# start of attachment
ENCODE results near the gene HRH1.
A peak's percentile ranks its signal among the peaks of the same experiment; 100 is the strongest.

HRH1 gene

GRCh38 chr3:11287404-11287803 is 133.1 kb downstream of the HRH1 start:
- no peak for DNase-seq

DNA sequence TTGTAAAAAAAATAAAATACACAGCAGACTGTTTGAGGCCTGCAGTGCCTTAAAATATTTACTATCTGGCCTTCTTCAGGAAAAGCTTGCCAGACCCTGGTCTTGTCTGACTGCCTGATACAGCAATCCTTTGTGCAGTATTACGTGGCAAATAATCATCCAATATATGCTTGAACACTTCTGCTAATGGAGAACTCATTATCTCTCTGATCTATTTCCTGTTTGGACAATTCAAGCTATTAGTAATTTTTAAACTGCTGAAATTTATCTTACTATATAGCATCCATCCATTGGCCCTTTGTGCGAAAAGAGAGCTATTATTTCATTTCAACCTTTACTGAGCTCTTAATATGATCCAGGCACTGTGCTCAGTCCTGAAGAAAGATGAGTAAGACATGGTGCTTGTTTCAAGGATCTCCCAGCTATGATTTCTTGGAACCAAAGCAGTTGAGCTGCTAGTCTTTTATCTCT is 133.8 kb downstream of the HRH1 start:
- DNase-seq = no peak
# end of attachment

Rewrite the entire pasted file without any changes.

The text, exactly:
ENCODE results near the gene HRH1.
A peak's percentile ranks its signal among the peaks of the same experiment; 100 is the strongest.

HRH1 gene

GRCh38 chr3:11287404-11287803 is 133.1 kb downstream of the HRH1 start:
- no peak for DNase-seq

DNA sequence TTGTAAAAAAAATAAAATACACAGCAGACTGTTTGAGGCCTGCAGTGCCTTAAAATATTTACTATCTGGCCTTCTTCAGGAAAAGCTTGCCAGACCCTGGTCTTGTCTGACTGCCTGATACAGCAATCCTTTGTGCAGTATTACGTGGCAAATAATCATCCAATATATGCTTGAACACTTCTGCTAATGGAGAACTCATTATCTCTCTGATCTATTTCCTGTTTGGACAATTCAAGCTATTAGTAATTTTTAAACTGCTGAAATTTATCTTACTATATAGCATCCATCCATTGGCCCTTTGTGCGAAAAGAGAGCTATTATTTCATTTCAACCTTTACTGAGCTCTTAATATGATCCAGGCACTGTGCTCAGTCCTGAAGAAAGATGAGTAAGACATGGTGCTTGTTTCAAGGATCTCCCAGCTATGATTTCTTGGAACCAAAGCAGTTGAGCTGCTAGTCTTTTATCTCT is 133.8 kb downstream of the HRH1 start:
- DNase-seq = no peak